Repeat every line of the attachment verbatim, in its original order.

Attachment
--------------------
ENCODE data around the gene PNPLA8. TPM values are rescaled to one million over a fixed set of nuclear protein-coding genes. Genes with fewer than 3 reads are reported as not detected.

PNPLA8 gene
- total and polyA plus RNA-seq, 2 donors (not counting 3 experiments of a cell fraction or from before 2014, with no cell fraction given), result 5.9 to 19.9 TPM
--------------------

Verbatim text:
ENCODE data around the gene PNPLA8. TPM values are rescaled to one million over a fixed set of nuclear protein-coding genes. Genes with fewer than 3 reads are reported as not detected.

PNPLA8 gene
- total and polyA plus RNA-seq, 2 donors (not counting 3 experiments of a cell fraction or from before 2014, with no cell fraction given), result 5.9 to 19.9 TPM